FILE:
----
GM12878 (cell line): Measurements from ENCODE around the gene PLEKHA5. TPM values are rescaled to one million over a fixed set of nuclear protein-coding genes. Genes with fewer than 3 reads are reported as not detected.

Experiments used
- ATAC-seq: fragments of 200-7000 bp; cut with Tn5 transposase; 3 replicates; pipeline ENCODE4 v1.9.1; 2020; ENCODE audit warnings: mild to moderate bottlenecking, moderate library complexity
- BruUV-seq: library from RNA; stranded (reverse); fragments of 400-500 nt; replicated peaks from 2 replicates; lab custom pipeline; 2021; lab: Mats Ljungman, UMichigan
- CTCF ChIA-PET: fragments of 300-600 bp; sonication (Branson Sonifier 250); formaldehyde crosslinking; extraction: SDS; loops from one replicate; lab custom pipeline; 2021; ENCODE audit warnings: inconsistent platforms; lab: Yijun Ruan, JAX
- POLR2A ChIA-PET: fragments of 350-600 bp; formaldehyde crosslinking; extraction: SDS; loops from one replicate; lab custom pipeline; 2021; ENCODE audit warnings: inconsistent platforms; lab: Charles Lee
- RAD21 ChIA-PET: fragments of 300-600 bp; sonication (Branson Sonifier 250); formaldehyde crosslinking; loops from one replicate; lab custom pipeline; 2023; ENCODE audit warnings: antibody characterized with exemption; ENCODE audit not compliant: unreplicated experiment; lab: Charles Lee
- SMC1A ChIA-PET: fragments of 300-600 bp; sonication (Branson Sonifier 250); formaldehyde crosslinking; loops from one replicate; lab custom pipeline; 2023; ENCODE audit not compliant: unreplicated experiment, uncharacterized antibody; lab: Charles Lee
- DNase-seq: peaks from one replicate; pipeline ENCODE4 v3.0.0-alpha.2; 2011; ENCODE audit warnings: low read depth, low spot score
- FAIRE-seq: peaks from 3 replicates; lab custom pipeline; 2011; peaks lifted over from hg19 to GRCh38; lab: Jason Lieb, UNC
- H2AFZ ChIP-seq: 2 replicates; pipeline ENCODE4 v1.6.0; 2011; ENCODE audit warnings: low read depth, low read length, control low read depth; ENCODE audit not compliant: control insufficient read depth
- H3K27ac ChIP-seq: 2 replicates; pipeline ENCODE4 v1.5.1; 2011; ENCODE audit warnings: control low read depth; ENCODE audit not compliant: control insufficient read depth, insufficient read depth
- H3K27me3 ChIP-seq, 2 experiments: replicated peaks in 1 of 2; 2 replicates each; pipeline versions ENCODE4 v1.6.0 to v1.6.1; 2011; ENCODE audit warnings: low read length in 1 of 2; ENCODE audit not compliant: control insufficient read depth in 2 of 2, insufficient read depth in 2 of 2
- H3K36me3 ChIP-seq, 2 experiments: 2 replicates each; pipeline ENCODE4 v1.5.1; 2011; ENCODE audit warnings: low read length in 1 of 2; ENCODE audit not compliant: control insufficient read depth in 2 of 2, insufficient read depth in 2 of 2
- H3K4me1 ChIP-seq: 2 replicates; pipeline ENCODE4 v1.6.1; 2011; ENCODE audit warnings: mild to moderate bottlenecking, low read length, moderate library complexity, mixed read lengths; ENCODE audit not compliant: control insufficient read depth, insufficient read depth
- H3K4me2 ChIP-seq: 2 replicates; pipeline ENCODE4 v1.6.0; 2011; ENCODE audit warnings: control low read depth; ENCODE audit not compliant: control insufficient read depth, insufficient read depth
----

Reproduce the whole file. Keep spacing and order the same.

GM12878 (cell line): Measurements from ENCODE around the gene PLEKHA5. TPM values are rescaled to one million over a fixed set of nuclear protein-coding genes. Genes with fewer than 3 reads are reported as not detected.

Experiments used
- ATAC-seq: fragments of 200-7000 bp; cut with Tn5 transposase; 3 replicates; pipeline ENCODE4 v1.9.1; 2020; ENCODE audit warnings: mild to moderate bottlenecking, moderate library complexity
- BruUV-seq: library from RNA; stranded (reverse); fragments of 400-500 nt; replicated peaks from 2 replicates; lab custom pipeline; 2021; lab: Mats Ljungman, UMichigan
- CTCF ChIA-PET: fragments of 300-600 bp; sonication (Branson Sonifier 250); formaldehyde crosslinking; extraction: SDS; loops from one replicate; lab custom pipeline; 2021; ENCODE audit warnings: inconsistent platforms; lab: Yijun Ruan, JAX
- POLR2A ChIA-PET: fragments of 350-600 bp; formaldehyde crosslinking; extraction: SDS; loops from one replicate; lab custom pipeline; 2021; ENCODE audit warnings: inconsistent platforms; lab: Charles Lee
- RAD21 ChIA-PET: fragments of 300-600 bp; sonication (Branson Sonifier 250); formaldehyde crosslinking; loops from one replicate; lab custom pipeline; 2023; ENCODE audit warnings: antibody characterized with exemption; ENCODE audit not compliant: unreplicated experiment; lab: Charles Lee
- SMC1A ChIA-PET: fragments of 300-600 bp; sonication (Branson Sonifier 250); formaldehyde crosslinking; loops from one replicate; lab custom pipeline; 2023; ENCODE audit not compliant: unreplicated experiment, uncharacterized antibody; lab: Charles Lee
- DNase-seq: peaks from one replicate; pipeline ENCODE4 v3.0.0-alpha.2; 2011; ENCODE audit warnings: low read depth, low spot score
- FAIRE-seq: peaks from 3 replicates; lab custom pipeline; 2011; peaks lifted over from hg19 to GRCh38; lab: Jason Lieb, UNC
- H2AFZ ChIP-seq: 2 replicates; pipeline ENCODE4 v1.6.0; 2011; ENCODE audit warnings: low read depth, low read length, control low read depth; ENCODE audit not compliant: control insufficient read depth
- H3K27ac ChIP-seq: 2 replicates; pipeline ENCODE4 v1.5.1; 2011; ENCODE audit warnings: control low read depth; ENCODE audit not compliant: control insufficient read depth, insufficient read depth
- H3K27me3 ChIP-seq, 2 experiments: replicated peaks in 1 of 2; 2 replicates each; pipeline versions ENCODE4 v1.6.0 to v1.6.1; 2011; ENCODE audit warnings: low read length in 1 of 2; ENCODE audit not compliant: control insufficient read depth in 2 of 2, insufficient read depth in 2 of 2
- H3K36me3 ChIP-seq, 2 experiments: 2 replicates each; pipeline ENCODE4 v1.5.1; 2011; ENCODE audit warnings: low read length in 1 of 2; ENCODE audit not compliant: control insufficient read depth in 2 of 2, insufficient read depth in 2 of 2
- H3K4me1 ChIP-seq: 2 replicates; pipeline ENCODE4 v1.6.1; 2011; ENCODE audit warnings: mild to moderate bottlenecking, low read length, moderate library complexity, mixed read lengths; ENCODE audit not compliant: control insufficient read depth, insufficient read depth
- H3K4me2 ChIP-seq: 2 replicates; pipeline ENCODE4 v1.6.0; 2011; ENCODE audit warnings: control low read depth; ENCODE audit not compliant: control insufficient read depth, insufficient read depth